|Publication number||US7590456 B2|
|Application number||US 11/481,415|
|Publication date||Sep 15, 2009|
|Filing date||Jul 5, 2006|
|Priority date||Feb 10, 2005|
|Also published as||US20070060993, US20090326632, WO2008005972A2, WO2008005972A3|
|Publication number||11481415, 481415, US 7590456 B2, US 7590456B2, US-B2-7590456, US7590456 B2, US7590456B2|
|Inventors||David N. Craige, III, Michael Parascandola, Ward Hamilton, Marc Cordaro, Michael R. Dupelle, Frederick J. Geheb|
|Original Assignee||Zoll Medical Corporation|
|Export Citation||BiBTeX, EndNote, RefMan|
|Patent Citations (13), Referenced by (1), Classifications (9), Legal Events (6)|
|External Links: USPTO, USPTO Assignment, Espacenet|
This application is a continuation-in-part application of and claims priority to U.S. application Ser. No. 11/055,572, filed on Feb. 10, 2005.
This invention relates to disposable, chest-applied defibrillator electrodes.
There is a growing trend toward the replacement of multiple use defibrillator paddles with single-use disposable therapeutic electrodes for defibrillation, external transthoracic pacing, or the combination of both. This trend is driven by numerous factors including, but not limited to: (1) convenience related to not having to apply a conductive media (e.g., gel), (2) speed of care when switching from delivering a defibrillation shock to a pacing current, (3) caregiver safety in that contact with the patient can be avoided as the therapy can be delivered remotely from the host device, and (4) increased use of defibrillators incorporating algorithms that analyze the presented ECG rhythm for appropriateness of therapeutic (shock) delivery. These applications typically work only with single-use, disposable therapeutic electrodes.
Defibrillation of cardiac arrest is a time sensitive matter. It is well documented that for every minute delivery is delayed, the chance of survival falls 7 to 10 percent. One way manufacturers have addressed the time to shock issue, has been to create electrodes that can be pre-connected to a defibrillator. If electrodes are not pre-connected or present, valuable time will be lost, and chance of survival diminished as responders must address this matter.
The disposable electrodes should be accurately and quickly positioned on the patient, and should stay in place during cardiac resuscitation. Some currently available electrodes tend to come loose from the surface of the patient if a portion of the electrode is applied over the breast. The portion of the electrode that extends onto the breast can tend to roll back away from the patient's skin.
In a first aspect, the invention features a defibrillation electrode for application to the front of the chest of a patient, the electrode comprising a metallic layer, a conductive liquid-containing layer in contact with the metallic layer and configured to contact the skin of the patient, an adhesive layer surrounding the conductive liquid-containing layer and having a layer of adhesive configured to adhere the electrode to the patient, a release layer configured to be removed from the electrode prior to application to the patient, the release layer being in contact with the adhesive and the conductive liquid-containing layer prior to removal, wherein the electrode has a lateral perimeter at or laterally outside of the adhesive layer, and wherein the lateral perimeter is generally triangular.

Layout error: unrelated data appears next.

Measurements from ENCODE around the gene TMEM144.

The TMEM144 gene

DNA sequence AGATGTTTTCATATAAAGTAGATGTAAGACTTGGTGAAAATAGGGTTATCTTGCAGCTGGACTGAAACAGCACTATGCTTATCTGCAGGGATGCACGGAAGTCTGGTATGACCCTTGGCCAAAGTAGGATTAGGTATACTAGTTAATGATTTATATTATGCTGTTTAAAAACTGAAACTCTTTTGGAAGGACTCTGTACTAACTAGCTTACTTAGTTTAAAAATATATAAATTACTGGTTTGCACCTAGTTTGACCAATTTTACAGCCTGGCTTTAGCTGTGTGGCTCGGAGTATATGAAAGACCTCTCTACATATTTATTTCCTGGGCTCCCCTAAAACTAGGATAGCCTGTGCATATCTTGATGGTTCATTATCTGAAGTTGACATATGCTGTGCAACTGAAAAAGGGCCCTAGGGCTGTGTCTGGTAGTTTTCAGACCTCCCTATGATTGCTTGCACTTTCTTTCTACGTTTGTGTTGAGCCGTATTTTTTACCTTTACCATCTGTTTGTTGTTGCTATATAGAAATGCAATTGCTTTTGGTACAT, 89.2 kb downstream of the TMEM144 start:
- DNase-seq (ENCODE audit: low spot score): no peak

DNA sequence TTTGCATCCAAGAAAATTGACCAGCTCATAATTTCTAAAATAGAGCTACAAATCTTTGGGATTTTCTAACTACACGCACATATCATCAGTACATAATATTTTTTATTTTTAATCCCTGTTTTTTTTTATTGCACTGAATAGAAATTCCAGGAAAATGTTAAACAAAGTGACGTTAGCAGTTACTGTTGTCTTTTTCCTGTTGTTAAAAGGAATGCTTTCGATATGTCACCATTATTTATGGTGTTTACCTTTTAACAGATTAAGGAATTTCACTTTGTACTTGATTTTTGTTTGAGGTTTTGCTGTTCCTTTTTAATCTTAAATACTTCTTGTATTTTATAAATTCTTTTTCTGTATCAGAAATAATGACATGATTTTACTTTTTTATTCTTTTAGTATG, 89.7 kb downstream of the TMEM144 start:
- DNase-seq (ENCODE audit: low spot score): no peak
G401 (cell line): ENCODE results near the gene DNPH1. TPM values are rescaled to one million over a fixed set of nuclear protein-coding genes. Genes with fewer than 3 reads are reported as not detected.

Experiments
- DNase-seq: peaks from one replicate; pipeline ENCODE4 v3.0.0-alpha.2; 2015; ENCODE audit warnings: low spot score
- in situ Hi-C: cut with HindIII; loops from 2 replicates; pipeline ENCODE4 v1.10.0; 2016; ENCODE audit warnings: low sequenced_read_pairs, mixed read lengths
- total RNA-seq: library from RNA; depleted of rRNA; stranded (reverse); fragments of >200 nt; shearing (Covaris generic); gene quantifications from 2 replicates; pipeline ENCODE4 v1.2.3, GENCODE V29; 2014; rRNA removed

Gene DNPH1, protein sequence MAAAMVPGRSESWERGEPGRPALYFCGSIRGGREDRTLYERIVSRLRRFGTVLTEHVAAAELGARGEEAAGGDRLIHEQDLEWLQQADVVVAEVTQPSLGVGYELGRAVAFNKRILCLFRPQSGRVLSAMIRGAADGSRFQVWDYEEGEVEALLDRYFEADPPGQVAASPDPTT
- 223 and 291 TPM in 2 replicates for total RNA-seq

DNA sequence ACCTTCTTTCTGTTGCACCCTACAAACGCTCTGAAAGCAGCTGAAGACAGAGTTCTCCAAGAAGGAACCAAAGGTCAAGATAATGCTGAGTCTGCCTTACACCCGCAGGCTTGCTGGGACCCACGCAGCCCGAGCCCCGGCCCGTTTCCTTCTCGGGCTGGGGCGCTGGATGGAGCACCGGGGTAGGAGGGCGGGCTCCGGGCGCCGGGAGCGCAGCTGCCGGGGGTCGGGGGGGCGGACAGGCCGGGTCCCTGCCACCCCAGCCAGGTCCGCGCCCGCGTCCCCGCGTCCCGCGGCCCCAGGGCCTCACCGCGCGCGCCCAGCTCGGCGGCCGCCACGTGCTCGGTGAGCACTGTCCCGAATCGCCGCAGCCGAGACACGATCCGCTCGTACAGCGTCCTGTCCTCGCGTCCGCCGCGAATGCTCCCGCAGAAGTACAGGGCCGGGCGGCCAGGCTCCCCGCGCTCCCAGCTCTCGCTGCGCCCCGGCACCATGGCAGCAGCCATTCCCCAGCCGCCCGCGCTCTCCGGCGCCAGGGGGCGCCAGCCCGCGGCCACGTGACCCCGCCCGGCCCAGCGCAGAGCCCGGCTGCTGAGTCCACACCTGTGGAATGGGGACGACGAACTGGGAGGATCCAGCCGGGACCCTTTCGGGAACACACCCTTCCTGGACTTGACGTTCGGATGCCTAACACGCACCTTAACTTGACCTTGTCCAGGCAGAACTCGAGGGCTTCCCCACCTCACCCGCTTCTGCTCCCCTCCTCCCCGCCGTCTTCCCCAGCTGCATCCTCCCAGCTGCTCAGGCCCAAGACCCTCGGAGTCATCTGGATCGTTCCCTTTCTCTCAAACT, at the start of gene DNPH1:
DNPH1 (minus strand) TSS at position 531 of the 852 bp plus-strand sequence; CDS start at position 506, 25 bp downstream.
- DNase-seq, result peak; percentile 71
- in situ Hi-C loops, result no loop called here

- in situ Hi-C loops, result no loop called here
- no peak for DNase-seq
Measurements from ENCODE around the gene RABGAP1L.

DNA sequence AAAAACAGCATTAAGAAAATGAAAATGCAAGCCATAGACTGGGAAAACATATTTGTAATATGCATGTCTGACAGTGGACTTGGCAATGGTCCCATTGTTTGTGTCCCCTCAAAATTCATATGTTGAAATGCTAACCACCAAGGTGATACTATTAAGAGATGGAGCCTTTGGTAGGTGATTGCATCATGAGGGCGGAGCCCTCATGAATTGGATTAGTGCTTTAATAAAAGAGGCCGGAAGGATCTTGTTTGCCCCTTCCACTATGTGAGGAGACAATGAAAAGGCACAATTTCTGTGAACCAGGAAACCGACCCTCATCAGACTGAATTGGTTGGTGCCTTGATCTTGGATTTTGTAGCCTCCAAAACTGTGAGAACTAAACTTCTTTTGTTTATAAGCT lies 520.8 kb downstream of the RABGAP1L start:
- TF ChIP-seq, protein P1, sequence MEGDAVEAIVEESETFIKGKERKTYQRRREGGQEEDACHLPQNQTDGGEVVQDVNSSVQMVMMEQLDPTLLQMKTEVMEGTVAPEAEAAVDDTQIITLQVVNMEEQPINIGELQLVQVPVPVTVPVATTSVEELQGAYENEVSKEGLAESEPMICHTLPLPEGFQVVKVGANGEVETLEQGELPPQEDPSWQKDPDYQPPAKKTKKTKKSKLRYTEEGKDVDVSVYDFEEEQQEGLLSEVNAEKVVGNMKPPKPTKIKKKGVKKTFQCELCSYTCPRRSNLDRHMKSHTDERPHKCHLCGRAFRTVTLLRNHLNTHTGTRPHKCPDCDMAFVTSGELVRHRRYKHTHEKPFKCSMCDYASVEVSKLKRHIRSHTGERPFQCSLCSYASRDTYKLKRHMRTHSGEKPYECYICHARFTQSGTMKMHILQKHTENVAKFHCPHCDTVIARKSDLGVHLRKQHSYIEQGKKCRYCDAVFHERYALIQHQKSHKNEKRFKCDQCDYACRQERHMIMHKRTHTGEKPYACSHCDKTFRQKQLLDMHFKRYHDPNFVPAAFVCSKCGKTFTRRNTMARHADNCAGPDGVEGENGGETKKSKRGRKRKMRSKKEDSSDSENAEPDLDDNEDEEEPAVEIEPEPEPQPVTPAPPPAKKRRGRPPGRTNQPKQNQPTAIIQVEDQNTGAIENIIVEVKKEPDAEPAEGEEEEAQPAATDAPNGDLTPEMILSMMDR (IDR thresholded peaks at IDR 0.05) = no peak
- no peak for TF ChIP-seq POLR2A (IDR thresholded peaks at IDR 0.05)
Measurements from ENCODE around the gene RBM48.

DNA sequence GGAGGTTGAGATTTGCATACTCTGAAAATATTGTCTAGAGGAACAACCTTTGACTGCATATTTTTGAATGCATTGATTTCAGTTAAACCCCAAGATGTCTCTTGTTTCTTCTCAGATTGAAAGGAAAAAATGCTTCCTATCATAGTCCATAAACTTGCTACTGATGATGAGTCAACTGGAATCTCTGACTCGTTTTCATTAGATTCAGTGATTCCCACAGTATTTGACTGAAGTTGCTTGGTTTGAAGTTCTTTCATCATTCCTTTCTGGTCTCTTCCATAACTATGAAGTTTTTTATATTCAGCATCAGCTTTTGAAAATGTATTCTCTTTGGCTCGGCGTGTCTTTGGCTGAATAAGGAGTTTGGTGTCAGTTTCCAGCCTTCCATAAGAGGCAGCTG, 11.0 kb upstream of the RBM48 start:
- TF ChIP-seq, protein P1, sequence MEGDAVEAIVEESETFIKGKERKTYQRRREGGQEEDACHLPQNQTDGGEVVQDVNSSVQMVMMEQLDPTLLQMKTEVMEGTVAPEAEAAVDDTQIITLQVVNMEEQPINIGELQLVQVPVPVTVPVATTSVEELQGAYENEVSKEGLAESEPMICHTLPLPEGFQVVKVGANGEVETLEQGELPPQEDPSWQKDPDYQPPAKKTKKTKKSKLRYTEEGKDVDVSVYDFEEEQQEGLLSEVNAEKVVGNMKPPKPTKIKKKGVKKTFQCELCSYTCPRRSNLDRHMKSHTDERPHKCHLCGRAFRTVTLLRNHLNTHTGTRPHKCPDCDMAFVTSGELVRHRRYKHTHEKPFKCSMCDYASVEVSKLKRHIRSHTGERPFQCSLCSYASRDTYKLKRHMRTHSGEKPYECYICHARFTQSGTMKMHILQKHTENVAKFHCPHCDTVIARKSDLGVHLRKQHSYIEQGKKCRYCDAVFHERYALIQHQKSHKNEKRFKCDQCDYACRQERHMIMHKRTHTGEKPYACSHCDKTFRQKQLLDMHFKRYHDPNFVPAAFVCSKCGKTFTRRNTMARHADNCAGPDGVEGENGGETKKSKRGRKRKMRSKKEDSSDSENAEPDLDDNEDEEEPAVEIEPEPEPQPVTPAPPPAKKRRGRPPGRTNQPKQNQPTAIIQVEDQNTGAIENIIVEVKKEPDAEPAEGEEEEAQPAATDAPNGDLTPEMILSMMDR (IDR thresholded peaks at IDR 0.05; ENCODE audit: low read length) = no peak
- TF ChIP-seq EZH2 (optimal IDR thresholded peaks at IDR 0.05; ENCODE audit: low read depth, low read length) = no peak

Preferred implementations of this aspect of the invention may incorporate one or more of the following. The lateral perimeters of the adhesive and release layers may be also generally triangular. The invention may further comprise three or more ECG monitoring electrodes, with one monitoring electrode located adjacent each of the three corners of the triangular perimeter. The invention may further comprise an electrical conductor electrically connected to the metallic layer and extending from the electrode at a location approximately midway along one edge of the triangular perimeter. The defibrillation electrode may be packaged with a second defibrillation electrode configured to be placed on a second location on the patient, and the second electrode may have a lateral perimeter that is other than generally triangular. The second electrode may have a generally square perimeter.
In a second aspect, the invention features a defibrillation electrode for application to the front of the chest of a patient, the electrode comprising a metallic layer, a conductive liquid-containing layer in contact with the metallic layer and configured to contact the skin of the patient, an adhesive layer surrounding the conductive liquid-containing layer and having a layer of adhesive configured to adhere the electrode to the patient, a release layer configured to be removed from the electrode prior to application to the patient, the release layer being in contact with the adhesive and the conductive liquid-containing layer prior to removal, wherein the electrode has a lateral perimeter at or laterally outside of the adhesive layer, and wherein the lateral perimeter is generally crescent shaped.